"We are, in fact, in a crisis right now," the commander, Lt. Col. Jay Folds, wrote in an internal email confirmed by the Air Force.
The tip to trouble was a March inspection of the 91st Missile Wing at Minot Air Force Base, which earned the equivalent of a "D" grade when tested on its mastery of Minuteman III missile launch operations. In other areas, the officers tested much better.
The Air Force publicly called the inspection a "success."
But in April it quietly removed 17 officers from the highly sensitive duty of standing 24-hour watch over the Air Force's most powerful nuclear missiles, the intercontinental ballistic missiles that can strike targets across the globe. Inside each underground launch control capsule, two officers stand "alert" at all times, ready to launch upon presidential order.
The 17 cases mark the Air Force's most extensive sidelining ever of launch crew members, according to Lt. Col. Angie Blair, a spokeswoman for Air Force Global Strike Command, which oversees the missile units as well as nuclear-capable bombers. The wing has 150 officers assigned to missile launch control duty.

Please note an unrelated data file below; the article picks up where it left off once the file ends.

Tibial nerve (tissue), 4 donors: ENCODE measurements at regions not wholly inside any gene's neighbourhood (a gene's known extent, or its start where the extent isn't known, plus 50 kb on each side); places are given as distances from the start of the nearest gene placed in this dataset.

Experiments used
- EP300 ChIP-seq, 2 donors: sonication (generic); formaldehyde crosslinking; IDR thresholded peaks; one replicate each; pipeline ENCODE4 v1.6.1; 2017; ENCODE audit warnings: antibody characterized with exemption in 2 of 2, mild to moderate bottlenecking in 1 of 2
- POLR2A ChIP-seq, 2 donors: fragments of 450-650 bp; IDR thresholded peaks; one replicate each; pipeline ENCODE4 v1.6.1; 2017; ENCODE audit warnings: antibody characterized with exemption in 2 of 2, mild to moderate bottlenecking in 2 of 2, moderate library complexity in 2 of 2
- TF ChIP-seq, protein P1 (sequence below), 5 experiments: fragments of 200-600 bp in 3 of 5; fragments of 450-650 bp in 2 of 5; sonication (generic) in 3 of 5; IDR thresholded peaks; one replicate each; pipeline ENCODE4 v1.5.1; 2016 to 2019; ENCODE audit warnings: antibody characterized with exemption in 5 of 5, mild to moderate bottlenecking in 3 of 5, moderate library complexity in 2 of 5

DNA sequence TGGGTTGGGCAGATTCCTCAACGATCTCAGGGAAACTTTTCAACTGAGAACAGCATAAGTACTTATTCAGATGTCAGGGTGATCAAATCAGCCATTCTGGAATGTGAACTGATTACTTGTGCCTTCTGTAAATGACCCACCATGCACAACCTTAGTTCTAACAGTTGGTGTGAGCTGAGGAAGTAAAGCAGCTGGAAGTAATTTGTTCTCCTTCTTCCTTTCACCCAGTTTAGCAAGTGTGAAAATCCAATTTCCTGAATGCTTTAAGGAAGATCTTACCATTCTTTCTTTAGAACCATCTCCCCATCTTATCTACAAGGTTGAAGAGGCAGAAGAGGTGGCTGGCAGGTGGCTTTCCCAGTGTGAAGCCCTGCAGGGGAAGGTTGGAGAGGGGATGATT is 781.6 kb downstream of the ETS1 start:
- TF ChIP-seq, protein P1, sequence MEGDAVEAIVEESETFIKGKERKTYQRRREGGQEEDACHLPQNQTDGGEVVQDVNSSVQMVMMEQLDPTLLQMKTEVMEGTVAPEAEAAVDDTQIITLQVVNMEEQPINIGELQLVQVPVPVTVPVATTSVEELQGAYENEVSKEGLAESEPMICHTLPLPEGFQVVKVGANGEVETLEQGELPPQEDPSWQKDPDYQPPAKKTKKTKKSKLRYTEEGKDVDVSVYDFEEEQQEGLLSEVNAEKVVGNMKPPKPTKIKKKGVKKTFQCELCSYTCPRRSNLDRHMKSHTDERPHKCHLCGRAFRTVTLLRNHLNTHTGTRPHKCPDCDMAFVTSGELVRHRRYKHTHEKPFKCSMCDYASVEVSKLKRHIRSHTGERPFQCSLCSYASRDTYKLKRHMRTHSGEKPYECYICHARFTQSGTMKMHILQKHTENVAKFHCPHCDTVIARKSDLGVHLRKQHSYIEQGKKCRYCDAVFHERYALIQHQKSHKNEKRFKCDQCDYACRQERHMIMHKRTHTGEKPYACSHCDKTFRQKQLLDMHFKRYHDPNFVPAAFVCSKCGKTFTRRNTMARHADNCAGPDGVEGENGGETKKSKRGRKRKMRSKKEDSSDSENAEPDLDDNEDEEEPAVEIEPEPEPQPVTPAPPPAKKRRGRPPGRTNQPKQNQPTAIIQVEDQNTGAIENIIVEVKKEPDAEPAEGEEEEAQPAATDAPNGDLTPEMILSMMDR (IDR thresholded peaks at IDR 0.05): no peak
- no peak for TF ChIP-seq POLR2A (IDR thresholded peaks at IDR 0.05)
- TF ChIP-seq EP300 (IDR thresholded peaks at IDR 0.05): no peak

The trouble at Minot is the latest in a series of setbacks for the Air Force's nuclear mission, highlighted by a 2008 Pentagon advisory group report that found a "dramatic and unacceptable decline" in the Air Force's commitment to the mission, which has its origins in a Cold War standoff with the former Soviet Union.
In 2008, then-Defense Secretary Robert Gates sacked the top civilian and military leaders of the Air Force after a series of blunders, including a bomber's mistaken flight across the country armed with nuclear-tipped missiles.
Voice of Russia, CBS News, IF